In my book, “Haunted By Markets,” in a chapter entitled “The Algo Boys Are Baaaaack!” dated June 10, 2016, I stated the following: “The reemergence of the algo boys and the HFT (high frequency trading) funds has sparked the largest rally with commodities in eight months. After declining for a record five years in a row, it seems the odds are high that hard assets in general will post a year-over-year gain. For agricultural producers that is great news because selling into a rising market is far more profitable than selling into a declining market.”

As it turned out, commodities, per se, did post a year-over-year gain in 2016. However, in 2017 and thus far this year, most commodity markets are range bound. Prices are stuck in a trading range where rallies fail and so do declines. Ag producers are faced with a frustrating scenario where rising or declining markets are short-lived.

Two months later, Aug. 12, 2016, in a chapter entitled “A New Era With Reflation,” also from “Haunted By Markets,” here is the final paragraph: “My work suggests the time has arrived for commodities to start showing signs of reflation. If so, a new era for commodity speculation is at hand that will reward the bulls but punish the bears. A new era is at hand due to reflationary pressures that have been building slowly since late 2008. And that is a welcome relief from the eroding and depressing ag-markets seen in the years, 2010 to early 2016.”

Investopedia defines “reflation” as “A fiscal or monetary policy, designed to expand a country’s output and curb the effects of deflation. Reflation policies can include reducing taxes, changing the money supply and lowering interest rates. The term ‘reflation’ is also used to describe the first phase of economic recovery after a period of contraction.”

And from a June 2013 column entitled “Algo Trading,” also from “Haunted By Markets,” I wrote: “F.C Stone used the slang expression ‘algo’ for algorithm trading which is nothing more than high-speed computers buying or selling stocks or commodities in fractions of a second.” I also stated: “Going forward, whenever any market, stocks, bonds, currencies or a commodity moves with the speed of light, leaving you breathless and a tad lighter in the wallet, rest assured it is the algo boys, with high-frequency trading once again rearing its head.”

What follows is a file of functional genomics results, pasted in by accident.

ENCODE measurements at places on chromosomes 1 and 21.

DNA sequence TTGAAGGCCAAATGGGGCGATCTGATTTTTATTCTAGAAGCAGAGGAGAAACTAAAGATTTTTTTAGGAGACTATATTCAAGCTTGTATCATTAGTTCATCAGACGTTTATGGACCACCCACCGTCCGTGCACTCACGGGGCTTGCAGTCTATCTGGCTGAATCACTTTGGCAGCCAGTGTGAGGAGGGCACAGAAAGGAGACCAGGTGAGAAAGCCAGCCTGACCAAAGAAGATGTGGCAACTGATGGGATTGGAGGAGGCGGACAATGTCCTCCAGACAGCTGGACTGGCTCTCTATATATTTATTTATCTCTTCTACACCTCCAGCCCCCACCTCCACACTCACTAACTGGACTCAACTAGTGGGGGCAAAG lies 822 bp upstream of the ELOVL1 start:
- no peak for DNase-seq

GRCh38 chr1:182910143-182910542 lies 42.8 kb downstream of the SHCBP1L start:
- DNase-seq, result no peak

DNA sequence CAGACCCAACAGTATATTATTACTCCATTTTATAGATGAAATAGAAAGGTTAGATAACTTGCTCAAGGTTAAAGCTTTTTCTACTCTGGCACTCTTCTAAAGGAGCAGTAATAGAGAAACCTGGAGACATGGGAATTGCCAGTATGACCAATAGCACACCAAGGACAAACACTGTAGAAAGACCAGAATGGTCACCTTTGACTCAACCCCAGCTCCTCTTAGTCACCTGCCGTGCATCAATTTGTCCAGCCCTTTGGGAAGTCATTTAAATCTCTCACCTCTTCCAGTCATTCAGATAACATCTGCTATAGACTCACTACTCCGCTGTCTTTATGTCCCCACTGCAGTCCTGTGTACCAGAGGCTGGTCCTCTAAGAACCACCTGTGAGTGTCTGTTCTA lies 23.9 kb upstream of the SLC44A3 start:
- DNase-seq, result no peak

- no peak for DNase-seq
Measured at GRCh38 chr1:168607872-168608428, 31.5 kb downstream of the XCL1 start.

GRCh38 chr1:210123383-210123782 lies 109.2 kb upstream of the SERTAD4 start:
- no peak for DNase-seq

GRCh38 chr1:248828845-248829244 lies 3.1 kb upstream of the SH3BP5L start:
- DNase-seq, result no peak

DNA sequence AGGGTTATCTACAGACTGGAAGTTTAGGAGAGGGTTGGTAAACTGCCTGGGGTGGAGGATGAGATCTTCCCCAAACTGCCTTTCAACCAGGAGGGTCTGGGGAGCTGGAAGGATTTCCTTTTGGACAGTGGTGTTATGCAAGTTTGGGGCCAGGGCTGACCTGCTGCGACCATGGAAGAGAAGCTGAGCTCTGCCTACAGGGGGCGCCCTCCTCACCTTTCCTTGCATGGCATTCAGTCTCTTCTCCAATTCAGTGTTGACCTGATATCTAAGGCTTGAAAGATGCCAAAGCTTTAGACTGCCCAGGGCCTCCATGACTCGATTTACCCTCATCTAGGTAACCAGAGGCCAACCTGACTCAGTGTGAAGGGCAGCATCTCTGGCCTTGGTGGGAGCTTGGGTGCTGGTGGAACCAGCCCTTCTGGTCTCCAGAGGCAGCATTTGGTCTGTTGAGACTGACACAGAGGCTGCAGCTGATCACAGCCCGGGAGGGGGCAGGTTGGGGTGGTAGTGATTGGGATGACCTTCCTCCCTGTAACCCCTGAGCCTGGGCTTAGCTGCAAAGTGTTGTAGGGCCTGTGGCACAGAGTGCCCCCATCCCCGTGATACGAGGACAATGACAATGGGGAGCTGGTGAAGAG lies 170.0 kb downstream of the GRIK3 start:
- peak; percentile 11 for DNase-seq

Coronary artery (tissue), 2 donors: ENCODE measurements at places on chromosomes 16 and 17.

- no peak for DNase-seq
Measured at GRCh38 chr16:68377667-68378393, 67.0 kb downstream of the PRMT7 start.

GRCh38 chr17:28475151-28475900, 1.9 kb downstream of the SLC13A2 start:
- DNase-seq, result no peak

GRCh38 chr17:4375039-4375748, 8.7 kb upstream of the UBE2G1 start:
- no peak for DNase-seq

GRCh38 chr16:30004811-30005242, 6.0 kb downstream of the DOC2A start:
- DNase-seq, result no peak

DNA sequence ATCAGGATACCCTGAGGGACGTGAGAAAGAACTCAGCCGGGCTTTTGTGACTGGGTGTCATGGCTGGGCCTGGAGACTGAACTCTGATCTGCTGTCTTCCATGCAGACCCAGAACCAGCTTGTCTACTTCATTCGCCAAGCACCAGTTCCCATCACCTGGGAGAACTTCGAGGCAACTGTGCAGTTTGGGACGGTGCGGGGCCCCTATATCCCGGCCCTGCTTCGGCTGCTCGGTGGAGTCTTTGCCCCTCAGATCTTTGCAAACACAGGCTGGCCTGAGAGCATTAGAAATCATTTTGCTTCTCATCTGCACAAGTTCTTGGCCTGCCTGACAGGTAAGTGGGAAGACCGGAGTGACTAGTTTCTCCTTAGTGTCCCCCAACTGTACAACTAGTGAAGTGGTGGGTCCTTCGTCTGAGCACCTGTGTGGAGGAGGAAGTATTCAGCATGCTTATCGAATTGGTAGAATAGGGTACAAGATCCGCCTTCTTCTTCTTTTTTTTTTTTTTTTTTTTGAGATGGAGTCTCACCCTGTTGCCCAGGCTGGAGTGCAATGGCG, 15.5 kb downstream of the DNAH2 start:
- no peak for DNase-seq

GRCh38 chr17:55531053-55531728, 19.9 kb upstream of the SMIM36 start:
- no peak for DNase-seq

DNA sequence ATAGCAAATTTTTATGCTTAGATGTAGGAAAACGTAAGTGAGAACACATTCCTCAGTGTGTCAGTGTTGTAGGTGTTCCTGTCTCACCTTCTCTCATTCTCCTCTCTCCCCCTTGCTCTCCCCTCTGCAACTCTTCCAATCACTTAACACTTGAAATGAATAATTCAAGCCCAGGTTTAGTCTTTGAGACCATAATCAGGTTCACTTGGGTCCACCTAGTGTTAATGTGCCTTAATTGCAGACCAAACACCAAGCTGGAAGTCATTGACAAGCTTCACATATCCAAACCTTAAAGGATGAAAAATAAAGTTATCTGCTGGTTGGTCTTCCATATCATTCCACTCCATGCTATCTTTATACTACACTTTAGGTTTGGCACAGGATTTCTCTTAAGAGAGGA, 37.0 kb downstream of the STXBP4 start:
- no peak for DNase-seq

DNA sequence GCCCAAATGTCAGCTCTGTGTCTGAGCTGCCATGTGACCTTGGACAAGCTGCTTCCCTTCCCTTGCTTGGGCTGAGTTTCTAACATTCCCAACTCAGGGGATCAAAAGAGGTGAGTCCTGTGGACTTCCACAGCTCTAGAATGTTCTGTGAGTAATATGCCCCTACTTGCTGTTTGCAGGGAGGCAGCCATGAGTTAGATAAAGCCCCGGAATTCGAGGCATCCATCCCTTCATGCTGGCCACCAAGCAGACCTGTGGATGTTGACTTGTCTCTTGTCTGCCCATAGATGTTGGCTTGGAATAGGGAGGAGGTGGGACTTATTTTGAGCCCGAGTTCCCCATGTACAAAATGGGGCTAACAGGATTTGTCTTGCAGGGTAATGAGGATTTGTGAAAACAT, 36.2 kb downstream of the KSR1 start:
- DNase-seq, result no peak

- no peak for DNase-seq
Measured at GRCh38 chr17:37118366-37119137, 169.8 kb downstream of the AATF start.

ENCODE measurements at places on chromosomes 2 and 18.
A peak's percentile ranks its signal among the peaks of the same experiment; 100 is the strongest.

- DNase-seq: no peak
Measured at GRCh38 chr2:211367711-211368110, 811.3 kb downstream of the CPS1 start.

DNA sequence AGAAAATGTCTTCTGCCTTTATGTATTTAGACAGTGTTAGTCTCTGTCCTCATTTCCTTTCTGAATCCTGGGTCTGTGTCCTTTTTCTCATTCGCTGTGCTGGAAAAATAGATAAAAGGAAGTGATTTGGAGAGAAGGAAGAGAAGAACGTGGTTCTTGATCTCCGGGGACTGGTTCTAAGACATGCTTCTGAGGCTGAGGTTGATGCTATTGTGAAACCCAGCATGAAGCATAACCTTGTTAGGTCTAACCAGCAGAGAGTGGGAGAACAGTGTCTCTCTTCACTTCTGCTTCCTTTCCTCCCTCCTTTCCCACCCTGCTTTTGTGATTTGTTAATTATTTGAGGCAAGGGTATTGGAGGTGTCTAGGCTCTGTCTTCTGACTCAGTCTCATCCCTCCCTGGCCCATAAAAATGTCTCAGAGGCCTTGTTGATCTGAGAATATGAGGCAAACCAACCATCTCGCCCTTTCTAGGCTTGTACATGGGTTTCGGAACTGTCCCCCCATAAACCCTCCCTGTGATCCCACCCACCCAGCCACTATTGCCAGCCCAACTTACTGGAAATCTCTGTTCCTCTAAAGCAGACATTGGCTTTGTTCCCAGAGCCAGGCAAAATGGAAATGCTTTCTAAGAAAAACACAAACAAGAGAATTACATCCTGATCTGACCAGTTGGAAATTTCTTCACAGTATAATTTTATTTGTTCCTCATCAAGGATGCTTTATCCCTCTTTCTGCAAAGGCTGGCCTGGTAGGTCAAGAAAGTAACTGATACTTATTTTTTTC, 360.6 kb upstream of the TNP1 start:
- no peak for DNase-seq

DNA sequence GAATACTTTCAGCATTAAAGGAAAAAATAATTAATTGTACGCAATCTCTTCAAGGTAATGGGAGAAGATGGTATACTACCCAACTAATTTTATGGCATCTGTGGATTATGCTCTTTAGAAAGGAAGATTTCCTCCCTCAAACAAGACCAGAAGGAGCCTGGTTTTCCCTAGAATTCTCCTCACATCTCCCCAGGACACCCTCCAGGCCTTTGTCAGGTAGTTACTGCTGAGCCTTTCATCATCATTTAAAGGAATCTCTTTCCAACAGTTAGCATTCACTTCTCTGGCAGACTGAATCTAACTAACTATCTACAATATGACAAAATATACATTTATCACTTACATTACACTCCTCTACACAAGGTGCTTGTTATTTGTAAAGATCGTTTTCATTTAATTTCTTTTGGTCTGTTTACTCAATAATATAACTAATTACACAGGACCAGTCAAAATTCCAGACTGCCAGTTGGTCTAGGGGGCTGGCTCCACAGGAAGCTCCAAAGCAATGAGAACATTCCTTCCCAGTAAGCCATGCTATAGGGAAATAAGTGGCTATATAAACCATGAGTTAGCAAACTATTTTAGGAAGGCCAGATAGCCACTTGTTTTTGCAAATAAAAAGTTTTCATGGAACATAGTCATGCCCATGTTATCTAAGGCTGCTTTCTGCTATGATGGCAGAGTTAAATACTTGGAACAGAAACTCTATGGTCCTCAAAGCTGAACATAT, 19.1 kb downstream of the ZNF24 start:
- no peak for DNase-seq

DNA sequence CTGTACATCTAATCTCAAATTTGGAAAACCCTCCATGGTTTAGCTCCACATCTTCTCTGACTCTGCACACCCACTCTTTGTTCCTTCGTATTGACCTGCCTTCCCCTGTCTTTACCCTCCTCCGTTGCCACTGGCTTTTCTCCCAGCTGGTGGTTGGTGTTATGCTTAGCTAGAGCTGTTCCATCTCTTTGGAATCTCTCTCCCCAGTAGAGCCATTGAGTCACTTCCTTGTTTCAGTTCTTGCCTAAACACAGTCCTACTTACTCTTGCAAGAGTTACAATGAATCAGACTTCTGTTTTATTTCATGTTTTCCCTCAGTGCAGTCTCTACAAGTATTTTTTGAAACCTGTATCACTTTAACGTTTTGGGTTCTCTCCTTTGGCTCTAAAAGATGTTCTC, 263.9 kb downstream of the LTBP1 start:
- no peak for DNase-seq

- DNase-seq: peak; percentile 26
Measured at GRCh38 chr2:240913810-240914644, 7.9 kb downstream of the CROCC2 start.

A few weeks ago, CNBC posted an article entitled “Goldman says case for owning commodities has ‘rarely been stronger’ than it is now.” Here are a few comments from that article:

  • “We believe the macro backdrop for commodities is as good as we have seen in years.”
  • “Commodities have been the best-performing asset class of 2018, setting new multi-year highs. They have returned 7 percent year to date and are outperforming equities by 8 percent, the strategists said in a note.”
  • “Commodities are also attractive because as the business cycle ages, high levels of demand deplete supplies, creating a ‘scarcity premium,’ which is now showing up in the futures market for 13 of 24 commodities.”

My work is screaming loudly that a new super cycle for commodities has returned. Wikipedia defines a commodity super cycle as such: “The 2000s commodities boom or the commodities super cycle was the rise, and fall, of many physical commodity prices (such as those of food, oil, metals, chemicals, fuels and the like) during the early 21st century (2000-2014),[ following the Great Commodities Depression of the 1980s and 1990s.”

In a super cycle, environment markets tend to rise far higher and drop far lower than pre-existing trading ranges. There also is a tendency for new all-time historic high prices to be carved out. For example, in the past year, lumber prices have doubled in value and in the process posted new historic highs. If a super cycle is now at hand, other commodity markets are poised for dramatically higher levels, as well.

The hot money boys, the algo traders, thrive in an environment of inflation and have done exceptionally well when a commodity super cycle surfaces. Moving forward, those that have access to timely and accurate information also will do well. And all my work suggests strongly that a new and dynamic super cycle has indeed arrived.

In my view, the best place to learn about the history of the commodity markets during the years 1990 to 2015 is found at It is there you will find “Haunted By Markets,” all 758 pages worth! Check it out if you happen to be like me and perpetually haunted by markets.


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